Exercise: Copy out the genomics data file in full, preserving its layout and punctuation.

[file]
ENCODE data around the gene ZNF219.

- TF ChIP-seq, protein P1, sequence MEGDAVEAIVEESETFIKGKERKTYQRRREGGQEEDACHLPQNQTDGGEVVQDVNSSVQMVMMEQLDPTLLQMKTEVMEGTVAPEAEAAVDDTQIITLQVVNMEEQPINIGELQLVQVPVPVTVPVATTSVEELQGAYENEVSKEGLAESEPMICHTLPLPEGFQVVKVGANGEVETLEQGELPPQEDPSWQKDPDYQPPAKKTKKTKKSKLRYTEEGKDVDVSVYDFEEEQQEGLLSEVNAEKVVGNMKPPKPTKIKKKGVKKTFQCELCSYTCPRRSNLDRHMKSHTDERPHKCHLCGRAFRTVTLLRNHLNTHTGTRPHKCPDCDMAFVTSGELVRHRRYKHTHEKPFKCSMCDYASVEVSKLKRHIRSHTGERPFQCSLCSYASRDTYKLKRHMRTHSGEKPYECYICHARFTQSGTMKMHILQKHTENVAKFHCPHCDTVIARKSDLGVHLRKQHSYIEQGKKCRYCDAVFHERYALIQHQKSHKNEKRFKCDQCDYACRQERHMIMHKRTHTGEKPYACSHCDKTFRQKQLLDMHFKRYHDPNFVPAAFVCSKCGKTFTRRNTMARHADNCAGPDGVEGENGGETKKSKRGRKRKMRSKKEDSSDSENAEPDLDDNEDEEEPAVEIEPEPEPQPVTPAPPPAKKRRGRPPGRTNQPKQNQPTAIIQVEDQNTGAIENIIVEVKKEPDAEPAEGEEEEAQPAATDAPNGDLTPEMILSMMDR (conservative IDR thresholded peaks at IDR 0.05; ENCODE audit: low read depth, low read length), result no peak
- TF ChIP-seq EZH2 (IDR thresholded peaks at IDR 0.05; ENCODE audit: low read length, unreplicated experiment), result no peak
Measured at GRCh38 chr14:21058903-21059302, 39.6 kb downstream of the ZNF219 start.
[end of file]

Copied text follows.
ENCODE data around the gene ZNF219.

- TF ChIP-seq, protein P1, sequence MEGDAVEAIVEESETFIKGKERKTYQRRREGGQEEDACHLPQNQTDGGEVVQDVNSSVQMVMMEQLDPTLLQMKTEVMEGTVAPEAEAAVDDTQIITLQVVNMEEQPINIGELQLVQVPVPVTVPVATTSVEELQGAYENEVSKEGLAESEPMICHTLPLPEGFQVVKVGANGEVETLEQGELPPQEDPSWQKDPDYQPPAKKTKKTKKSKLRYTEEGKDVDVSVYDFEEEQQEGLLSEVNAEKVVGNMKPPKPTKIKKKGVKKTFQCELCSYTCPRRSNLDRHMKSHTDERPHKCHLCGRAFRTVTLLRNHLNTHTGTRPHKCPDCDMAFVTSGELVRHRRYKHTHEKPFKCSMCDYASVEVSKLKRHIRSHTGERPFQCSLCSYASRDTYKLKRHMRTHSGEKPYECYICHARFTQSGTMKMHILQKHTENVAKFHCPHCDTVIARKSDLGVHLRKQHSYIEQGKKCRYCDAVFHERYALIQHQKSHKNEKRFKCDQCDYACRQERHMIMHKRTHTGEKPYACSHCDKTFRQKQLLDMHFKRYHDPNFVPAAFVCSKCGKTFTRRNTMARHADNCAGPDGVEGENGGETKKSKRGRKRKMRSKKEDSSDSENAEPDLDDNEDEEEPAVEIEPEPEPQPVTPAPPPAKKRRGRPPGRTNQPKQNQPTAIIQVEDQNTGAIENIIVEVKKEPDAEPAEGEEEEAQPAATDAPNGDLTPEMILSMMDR (conservative IDR thresholded peaks at IDR 0.05; ENCODE audit: low read depth, low read length), result no peak
- TF ChIP-seq EZH2 (IDR thresholded peaks at IDR 0.05; ENCODE audit: low read length, unreplicated experiment), result no peak
Measured at GRCh38 chr14:21058903-21059302, 39.6 kb downstream of the ZNF219 start.